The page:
Army Veteran. Professional Photographer. Competitive Archer. Bus Driver. Servant.
Photos by: Bill Myers
If you have ever had the pleasure of traveling with a Missouri Baptist University athletics team, odds are that you have been taken to some small town in the Midwest by Wild Bill.
Seemingly a legend on campus, Bill Myers is the man behind the wheel for many Spartan teams.
He received his nickname, Wild Bill, due to the heavy importance he places on punctuality; if punctuality means being there an hour early.
Though many have had the pleasure of meeting and traveling with Myers, few know his story.
Myers was born in Evansville, Ind., and quickly moved to Hoene Springs, Mo., when Chrysler moved its headquarters to St. Louis.
One of the first major events in his life was at the age of 17 when Myers was working in a machine shop making suspended grid systems for ceilings.
While cutting aluminum, Myers got ahead of himself and had about a third of his right index finger cut off by a punch press.
“Everybody freaked out that night except me,” Myers said.
After being rushed to the hospital, doctors told him that the end of his finger couldn’t be surgically repaired.
Myers was never phased.
He graduated from Northwest High School in Cedar Hill, Mo., in 1969, then enrolled in Jefferson College.
After three months at the community college, he decided he wanted something else in life.
“One day I just got up, went down, and enlisted in the United States Army,” said Myers.
The day he enlisted, March 9, 1970, was a date he has never forgotten.
He first reported to basic training at Fort Leonard Wood in Central Missouri, then headed over to Fort Devens in Massachusetts for his advanced training.
Soon after, the United States shipped Myers overseas to a place that would change his life.
“They sent me to a really really nice duty station. I went to West Berlin, Germany,” said Myers, “and was there for four years.”
Myers worked for the National Security Agency at a Cold War listening post, which sat upon the largest man-made mountain in Berlin.
His job during this time was to listen to Russian and East German communications.
During his time listening to coded messages, Myers picked up two of his greatest loves in life.
He quickly discovered he had a passion for photography, and he also found his wife Bell, and he brought both back to the states.
Upon Myers’ return to Fort Hood, Texas, he married Bell in 1975 and decided he was going to go to school for photography.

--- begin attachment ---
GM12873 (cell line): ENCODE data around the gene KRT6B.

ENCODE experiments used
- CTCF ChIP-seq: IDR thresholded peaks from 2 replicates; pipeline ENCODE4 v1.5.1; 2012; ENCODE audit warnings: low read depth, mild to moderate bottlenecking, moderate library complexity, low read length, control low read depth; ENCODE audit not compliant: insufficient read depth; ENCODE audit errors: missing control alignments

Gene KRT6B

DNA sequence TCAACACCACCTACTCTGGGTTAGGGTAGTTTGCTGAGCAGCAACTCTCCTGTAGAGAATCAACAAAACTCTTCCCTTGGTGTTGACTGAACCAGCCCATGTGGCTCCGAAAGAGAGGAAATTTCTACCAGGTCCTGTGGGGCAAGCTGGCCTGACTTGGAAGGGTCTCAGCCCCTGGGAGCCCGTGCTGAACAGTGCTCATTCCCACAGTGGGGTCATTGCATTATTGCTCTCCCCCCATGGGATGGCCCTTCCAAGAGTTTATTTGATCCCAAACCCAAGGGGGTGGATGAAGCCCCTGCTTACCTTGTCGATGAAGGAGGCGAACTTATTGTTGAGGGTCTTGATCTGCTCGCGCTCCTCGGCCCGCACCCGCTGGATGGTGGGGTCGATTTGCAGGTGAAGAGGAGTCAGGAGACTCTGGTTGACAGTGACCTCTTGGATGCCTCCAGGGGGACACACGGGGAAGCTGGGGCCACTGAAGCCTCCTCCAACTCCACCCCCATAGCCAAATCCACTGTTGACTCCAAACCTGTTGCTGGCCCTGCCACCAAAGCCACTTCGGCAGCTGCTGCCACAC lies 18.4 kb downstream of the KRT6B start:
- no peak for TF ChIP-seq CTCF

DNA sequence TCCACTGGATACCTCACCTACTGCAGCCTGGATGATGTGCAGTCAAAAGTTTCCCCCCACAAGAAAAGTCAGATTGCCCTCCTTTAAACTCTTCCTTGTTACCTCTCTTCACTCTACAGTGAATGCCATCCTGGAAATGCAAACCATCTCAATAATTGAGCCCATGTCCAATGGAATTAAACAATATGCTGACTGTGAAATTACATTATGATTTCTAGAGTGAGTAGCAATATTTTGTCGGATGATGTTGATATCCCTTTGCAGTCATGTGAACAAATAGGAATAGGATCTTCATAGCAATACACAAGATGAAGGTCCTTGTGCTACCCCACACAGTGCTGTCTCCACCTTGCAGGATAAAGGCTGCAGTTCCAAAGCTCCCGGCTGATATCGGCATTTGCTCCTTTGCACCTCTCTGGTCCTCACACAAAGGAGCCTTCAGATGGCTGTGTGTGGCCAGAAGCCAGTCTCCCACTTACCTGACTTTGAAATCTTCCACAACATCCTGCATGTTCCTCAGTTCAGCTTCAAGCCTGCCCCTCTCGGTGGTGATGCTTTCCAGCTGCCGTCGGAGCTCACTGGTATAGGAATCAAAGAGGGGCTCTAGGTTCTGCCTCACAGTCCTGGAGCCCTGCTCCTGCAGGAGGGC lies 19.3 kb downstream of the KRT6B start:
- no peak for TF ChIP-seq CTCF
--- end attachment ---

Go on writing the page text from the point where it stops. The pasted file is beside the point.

He enrolled in the Art Institute of Fort Lauderdale in 1978 and after earning his degree in photography, worked as a professional photographer for 10 years in the St. Louis area.
Once again, though, Myers felt called to serve in 1982 and enlisted in the Army Reserves, which is similar to working part-time for the military.
Most soldiers go through training every few weekends and take rotations of doing full-time duty.
It was also during this time that Myers went to work for a “defense contractor,” he said.
“I worked in their Security Department, working on special programs for the government, and that’s pretty much all I can tell you that I did there,” Myers said with a short chuckle.
After serving in the Reserves and working on special defense programs for 15 years, Myers decided to retire from both in 1998, capping his military service at 21 total years.
Simply just driving around and looking for work, Myers saw a want-ad for bus drivers in the school district he graduated from back home.
He took the offer, went to training and began driving buses for his very own alma mater, Northwest High School.
Two years passed before Myers was approached by MBU to be a driver for the athletic programs.
After a quick interview with Stephen Heidke, MBU’s director of public safety and transportation, Myers was hired as a driver for the university.
“During my time … I noticed, particularly when we’re on the road, there’s nobody taking photographs,” said Myers. “So I decided, well, I hadn’t really done a lot of photography, so I decided to pick it up again.”
Myers now is the unofficial photographer for all Spartan road games that he attends.
All of his pictures get posted onto his own MBU Sports facebook page, which are free to the public.
Also, as if Myers was not interesting enough, he has also had a love for archery since 1978, when his brother-in-law suggested they pick it up to increase the time they can spend deer hunting.
Come to found out that while Myers was a professional photographer, his boss was a skilled archer, which allowed him to grow more in his love for the sport.
“I went out and bought a bow, and arrows, and the whole nine yards, and virtually fell in love with the sport,” Myers said. “I started shooting locally and competitively in 1980.”
He tries to practice about four to five times a week depending on his travel schedule with MBU, and he still competes locally and in state competitions to this day.
He has competed nationally, being a part of the National Senior Olympic games twice, and he keeps up with the Olympic Archery staff.
Aside from his hobbies, Myers has greatly enjoyed his time serving the student and coaches here at MBU.
“I really really enjoy taking these young adults and watching these games,” said Myers. “I’m sometimes the only one in the stands. … It’s a cool job.”
Since his birth, Myers has been a servant.
From serving the government, to serving students, Myers has used his God-given ability to serve others willingly and daily.
So next time you come across the big smile of Wild Bill, be sure to shake his hand, and thank him for all he does.
Take a moment to listen to his stories or ask to see some of his favorite photos. Some of them may take you to a whole ‘nother place and time.